Universities that are too much concerned about their global rankings may end up losing more, a top educator says.
Edward Chen Kwan-yiu, 72, a retired economics professor who taught at the University of Hong Kong for many years and served as president of Lingnan University from 1995 to 2007, said he has noticed some universities, including those in Hong Kong, have taken rankings conducted by private institutions too seriously in recent years.
It is not the right thing to do because it would only encourage professors to spend most of their time writing theses and doing researches, resulting in inferior teaching quality and less interaction with their students, Chen said.
His remarks came after the City University of Hong Kong (CityU) was earlier this month accused of providing misleading information to Quacquarelli Symonds (QS), a British firm that compiles the annual rankings of universities worldwide to serve as a guide on the quality of tertiary education in those institutions, so as to boost its university rankings, the Hong Kong Economic Journal reports.
CityU, which saw it move from No. 57 in the 2015/16 academic year, to No. 55 in 2016/17, and to No. 49 in 2017/18 in the world rankings, had allegedly underreported its enrollment to QS, resulting in a lower student-to-faculty ratio, which is one of the most important criteria in the QS rankings.
It was also alleged that the university beat several top universities, such as Harvard and Cambridge, in the rankings after it paid huge fees to the ranking firm.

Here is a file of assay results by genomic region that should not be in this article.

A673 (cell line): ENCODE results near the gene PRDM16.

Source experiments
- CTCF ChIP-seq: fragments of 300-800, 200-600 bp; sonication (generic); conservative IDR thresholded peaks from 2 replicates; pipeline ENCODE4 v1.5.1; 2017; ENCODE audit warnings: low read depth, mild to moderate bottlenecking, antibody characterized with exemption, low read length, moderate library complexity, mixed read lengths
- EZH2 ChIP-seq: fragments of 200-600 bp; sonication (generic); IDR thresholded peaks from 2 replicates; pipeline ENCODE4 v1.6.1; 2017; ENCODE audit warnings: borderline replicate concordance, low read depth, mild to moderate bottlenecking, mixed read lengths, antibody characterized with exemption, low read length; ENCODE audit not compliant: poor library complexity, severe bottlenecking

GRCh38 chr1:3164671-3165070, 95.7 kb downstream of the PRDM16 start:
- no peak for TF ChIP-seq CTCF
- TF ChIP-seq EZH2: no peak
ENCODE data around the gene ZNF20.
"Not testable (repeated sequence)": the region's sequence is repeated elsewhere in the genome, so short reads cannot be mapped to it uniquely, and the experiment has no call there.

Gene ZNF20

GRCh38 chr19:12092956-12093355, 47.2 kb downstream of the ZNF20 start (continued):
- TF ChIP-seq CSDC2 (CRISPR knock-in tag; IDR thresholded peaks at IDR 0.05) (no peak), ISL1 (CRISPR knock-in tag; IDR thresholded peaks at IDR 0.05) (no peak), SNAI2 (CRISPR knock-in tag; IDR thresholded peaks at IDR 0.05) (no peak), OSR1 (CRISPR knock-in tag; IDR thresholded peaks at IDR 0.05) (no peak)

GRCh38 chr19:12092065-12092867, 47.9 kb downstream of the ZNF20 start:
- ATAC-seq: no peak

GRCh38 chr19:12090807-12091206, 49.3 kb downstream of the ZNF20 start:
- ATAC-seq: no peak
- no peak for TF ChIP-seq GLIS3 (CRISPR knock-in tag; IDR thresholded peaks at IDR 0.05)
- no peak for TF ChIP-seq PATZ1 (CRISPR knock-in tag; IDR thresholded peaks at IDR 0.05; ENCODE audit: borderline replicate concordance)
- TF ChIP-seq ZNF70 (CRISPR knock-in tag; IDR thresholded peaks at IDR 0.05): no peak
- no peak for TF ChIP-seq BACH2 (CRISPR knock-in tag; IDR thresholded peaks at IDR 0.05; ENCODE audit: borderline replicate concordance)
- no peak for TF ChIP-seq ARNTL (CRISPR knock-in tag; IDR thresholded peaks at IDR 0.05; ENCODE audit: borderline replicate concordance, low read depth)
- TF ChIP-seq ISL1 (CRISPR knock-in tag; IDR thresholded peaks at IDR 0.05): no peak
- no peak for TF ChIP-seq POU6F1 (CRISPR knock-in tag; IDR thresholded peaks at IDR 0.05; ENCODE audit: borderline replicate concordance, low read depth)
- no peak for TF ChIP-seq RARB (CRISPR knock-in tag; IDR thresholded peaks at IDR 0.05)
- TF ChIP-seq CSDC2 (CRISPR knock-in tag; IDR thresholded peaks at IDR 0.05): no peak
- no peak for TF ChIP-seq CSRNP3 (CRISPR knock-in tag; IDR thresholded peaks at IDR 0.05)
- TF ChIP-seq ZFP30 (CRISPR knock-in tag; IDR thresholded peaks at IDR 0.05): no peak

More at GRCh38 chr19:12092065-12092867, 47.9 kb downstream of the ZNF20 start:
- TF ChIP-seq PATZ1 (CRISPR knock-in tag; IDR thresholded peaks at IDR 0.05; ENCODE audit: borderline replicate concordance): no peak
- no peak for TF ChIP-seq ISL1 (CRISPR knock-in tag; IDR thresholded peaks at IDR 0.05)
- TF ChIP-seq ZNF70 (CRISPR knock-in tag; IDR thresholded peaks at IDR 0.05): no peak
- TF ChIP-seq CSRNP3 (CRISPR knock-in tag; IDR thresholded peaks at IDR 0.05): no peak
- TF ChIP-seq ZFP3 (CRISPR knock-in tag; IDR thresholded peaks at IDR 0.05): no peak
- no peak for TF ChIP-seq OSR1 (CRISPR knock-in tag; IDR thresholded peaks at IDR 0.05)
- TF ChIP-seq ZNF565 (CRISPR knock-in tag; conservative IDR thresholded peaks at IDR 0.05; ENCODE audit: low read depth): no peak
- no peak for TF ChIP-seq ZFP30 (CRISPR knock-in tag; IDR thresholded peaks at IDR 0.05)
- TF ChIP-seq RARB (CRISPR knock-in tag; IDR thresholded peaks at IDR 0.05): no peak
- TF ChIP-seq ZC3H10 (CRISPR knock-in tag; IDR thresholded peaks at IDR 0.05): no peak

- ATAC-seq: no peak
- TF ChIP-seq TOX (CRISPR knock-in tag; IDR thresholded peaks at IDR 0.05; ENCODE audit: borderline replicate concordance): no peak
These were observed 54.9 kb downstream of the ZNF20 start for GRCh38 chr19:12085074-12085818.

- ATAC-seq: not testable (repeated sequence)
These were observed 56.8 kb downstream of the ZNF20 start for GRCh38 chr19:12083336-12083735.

Chen said the blind pursuit of high rankings could weaken the bond between teachers and students because professors would spend more time on their own academic work.
Such a bond in Hong Kong universities is now harder to build and weaker than before, he said.
In his career in education, Chen had taught many students who later became important figures in various fields. They include Frederick Ma Si-hang, who is now council chairman of the Education University of Hong Kong, former census and statistics commissioner Fung Hing-wang, and former financial secretary Antony Leung Kam-chung, among others.
Chen is proud that he and his students still maintain a strong relationship even after so many years.
Meanwhile, Ma said it is understandable that some universities are eager to move up the global rankings because the higher place they are on the list, the more donations that are likely to get.
While admitting that the focus on rankings has become a trend, Ma said universities should strive to achieve a balance between their pursuit of higher rankings and teaching quality as well as teacher-student relationship.
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